Two new entries, as it’s been more than 10 years since some of the flicks on my original list were released. Besides, I had to find room for …
*Juno: I was hoping she’d abort (more here);
*Mystic River: Wrongly slighted in my first compilation, it definitely belongs. Overwrought, overacted … and I’m over movies set among Boston’s working class. Best actor winner Sean Penn proved you could scream and weep your way to an Oscar. Turgid.
*The Sixth Sense: The only thing scary about this movie was Haley Joel Osment;
*Almost Famous: So, so precious. And this is the flick that spawned Kate Hudson on an unsuspecting public. Cameron Crowe’s act is wearing thin;
*The Truman Show: Good idea, poorly executed, plus we had to endure critics fawning over Jim Carrey;
*American Beauty: Hollywood looking down its nose at suburbia. Condescension is never illuminating, and Annette Bening was way over the top;
*The Matrix: Marked a seminal moment in cinematic history; the geeks have taken over, and it’s only getting worse. Who put “Comic Book Guy” in charge?;
*Chicago: Saw it with my mother. After 30 minutes, she suggested we leave. I have never been more proud of my mom;
*Magnolia: I’m in the minority on Paul Thomas Anderson, but I find his alternate universe tiresome, showy and grounded in nothing but film school reality. Who was he fucking kidding?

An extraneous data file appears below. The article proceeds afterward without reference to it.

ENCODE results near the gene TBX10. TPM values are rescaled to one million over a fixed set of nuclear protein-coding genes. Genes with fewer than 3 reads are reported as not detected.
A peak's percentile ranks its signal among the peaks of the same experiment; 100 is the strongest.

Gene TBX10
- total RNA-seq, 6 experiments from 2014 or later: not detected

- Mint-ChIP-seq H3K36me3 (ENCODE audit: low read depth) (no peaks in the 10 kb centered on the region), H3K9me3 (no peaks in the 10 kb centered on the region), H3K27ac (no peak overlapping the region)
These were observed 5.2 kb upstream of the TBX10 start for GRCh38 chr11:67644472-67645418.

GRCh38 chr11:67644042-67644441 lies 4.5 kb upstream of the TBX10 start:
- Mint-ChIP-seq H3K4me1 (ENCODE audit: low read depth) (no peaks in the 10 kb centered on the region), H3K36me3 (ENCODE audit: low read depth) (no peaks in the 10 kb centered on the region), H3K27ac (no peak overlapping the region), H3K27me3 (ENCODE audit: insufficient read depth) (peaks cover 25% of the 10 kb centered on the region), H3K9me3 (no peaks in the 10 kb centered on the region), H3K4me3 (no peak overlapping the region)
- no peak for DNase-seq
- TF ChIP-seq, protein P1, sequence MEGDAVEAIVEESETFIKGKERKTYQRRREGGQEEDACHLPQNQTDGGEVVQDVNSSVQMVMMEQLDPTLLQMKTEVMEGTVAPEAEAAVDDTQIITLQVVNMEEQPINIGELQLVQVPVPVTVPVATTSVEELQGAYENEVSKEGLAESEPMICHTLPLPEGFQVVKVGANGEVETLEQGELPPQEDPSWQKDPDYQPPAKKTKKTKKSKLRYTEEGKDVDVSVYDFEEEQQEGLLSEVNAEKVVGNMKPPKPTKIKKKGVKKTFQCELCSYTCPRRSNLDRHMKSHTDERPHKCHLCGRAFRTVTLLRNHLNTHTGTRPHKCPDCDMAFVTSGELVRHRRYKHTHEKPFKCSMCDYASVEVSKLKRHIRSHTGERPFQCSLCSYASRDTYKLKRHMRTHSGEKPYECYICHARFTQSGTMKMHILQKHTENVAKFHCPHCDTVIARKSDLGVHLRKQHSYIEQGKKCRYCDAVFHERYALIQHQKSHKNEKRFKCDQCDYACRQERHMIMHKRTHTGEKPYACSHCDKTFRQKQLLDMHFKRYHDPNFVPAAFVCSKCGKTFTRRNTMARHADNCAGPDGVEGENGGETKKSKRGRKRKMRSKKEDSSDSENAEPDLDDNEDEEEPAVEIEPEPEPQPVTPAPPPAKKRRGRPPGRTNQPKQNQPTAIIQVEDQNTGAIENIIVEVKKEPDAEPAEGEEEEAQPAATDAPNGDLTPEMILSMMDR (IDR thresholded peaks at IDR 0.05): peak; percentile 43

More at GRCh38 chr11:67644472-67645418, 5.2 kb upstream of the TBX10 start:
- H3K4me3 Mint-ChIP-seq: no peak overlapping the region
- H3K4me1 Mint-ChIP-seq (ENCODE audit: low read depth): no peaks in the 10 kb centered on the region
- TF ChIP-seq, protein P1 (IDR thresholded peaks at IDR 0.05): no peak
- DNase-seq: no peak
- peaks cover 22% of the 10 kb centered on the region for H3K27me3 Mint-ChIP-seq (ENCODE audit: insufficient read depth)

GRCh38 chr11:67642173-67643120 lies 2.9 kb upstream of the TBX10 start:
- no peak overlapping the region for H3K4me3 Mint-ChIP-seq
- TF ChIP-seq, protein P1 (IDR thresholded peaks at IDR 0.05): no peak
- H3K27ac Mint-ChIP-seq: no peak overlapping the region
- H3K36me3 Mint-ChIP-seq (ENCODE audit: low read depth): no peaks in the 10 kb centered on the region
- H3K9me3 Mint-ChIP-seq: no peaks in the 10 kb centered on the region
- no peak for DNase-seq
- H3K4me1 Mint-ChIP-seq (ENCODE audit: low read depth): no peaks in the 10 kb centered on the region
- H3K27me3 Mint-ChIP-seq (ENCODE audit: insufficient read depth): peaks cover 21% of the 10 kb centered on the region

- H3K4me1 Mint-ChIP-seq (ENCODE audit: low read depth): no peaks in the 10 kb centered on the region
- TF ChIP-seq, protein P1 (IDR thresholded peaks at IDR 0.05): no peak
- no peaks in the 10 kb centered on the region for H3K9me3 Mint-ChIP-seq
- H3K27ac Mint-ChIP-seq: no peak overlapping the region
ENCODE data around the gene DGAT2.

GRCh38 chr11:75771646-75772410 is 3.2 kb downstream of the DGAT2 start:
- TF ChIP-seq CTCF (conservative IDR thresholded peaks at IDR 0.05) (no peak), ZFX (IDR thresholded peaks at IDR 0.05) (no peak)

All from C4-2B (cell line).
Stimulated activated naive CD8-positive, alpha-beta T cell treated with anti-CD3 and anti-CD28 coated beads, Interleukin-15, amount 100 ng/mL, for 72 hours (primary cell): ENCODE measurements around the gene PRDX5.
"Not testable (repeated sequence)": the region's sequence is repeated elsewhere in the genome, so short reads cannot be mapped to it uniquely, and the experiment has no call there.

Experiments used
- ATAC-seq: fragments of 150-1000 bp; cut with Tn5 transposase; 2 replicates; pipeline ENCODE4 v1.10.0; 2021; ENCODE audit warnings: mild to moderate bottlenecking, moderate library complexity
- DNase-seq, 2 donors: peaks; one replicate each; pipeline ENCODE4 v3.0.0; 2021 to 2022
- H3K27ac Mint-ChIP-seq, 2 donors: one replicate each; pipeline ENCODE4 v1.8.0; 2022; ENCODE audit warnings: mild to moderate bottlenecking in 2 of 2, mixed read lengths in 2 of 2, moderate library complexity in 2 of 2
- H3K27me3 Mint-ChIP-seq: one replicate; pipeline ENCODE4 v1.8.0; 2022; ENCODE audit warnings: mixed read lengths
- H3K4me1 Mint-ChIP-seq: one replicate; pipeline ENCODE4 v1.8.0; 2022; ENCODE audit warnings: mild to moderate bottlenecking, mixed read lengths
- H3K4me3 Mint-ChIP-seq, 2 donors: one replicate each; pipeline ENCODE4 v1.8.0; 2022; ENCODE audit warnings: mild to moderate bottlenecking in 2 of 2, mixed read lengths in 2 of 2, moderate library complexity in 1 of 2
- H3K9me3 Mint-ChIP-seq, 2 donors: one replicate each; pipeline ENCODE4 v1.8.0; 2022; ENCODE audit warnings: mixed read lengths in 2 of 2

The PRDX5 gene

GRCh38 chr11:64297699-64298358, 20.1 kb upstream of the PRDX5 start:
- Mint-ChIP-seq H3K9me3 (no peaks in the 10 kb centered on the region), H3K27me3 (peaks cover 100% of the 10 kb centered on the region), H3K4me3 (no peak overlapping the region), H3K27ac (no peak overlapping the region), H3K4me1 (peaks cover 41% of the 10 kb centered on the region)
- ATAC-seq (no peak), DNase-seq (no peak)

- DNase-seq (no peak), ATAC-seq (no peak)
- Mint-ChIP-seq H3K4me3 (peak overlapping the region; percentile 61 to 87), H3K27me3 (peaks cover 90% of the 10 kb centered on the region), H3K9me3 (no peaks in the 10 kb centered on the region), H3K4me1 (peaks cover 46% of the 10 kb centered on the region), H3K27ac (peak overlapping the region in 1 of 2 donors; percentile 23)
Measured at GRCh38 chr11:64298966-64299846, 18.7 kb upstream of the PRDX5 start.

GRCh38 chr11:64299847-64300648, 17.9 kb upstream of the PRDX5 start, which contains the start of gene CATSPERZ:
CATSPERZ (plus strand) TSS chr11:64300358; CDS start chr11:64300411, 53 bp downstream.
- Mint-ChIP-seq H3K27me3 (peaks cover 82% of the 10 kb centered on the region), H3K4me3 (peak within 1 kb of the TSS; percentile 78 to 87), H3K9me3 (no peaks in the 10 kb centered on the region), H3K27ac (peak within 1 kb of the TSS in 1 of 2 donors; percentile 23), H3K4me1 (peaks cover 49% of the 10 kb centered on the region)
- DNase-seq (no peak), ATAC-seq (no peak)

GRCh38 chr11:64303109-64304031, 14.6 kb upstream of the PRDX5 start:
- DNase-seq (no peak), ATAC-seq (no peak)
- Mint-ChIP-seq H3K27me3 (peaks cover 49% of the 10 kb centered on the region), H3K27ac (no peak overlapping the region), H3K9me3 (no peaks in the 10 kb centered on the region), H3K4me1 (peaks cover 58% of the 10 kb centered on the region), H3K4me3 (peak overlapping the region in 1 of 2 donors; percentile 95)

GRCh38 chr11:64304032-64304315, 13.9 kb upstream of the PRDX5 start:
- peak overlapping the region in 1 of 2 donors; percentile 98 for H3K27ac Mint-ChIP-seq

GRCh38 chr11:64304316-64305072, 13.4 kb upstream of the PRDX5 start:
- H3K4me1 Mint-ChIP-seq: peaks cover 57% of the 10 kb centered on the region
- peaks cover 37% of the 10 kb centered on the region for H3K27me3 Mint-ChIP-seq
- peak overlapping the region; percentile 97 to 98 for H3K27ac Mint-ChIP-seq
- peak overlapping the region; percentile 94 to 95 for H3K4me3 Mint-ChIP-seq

For those counting, you’ll notice I’m short one flick. Tell me what I’m missing.
If people keep seeing M. Night Shyamalan movies, he’ll only make more. When will people learn?
His latest “thriller” made more than $30 million this weekend despite horrendous reviews:
(Mark)Wahlberg turns in one of his worst performances ever, but then he’s saddled with preposterous scenes (like one where he tries to placate a ficus) and such lame lines as “Could this really be happening?” Funny, I was wondering the same thing myself.
So I drop off the newly anointed Mr. and Mrs. Hitt (introduced by yours truly) at the Five Points MARTA station Sunday afternoon en route to their honeymoon on Vancouver Island. Before they could lift their suitcases out of my trunk, a homeless guy approaches them, cup in hand. They try to shrug him off, but he persists, shadowing them to the escalator. I drove off and within 20 yards slam into a massive pothole (guess the mayor’s “pothole posse” missed that one, and about 1,000 others).
Barely an hour later, I’m chatting on the phone outside when a guy passes the building, yelling in my direction (wanting either change or cigarettes). I motion to my phone and he responds by glaring angrily, berating me before finally walking away. Yeah, I’m the rude bastard.
It’s been two months since I wrote about Atlanta’s panhandling problem, and the city has yet to enact any noticeable changes. Without bringing it up, several out-of-town visitors at the wedding I attended Saturday mentioned how many beggars they encountered during their brief stay.
I plan to revisit the story in four months for an update. Hopefully my expectations will be surpassed.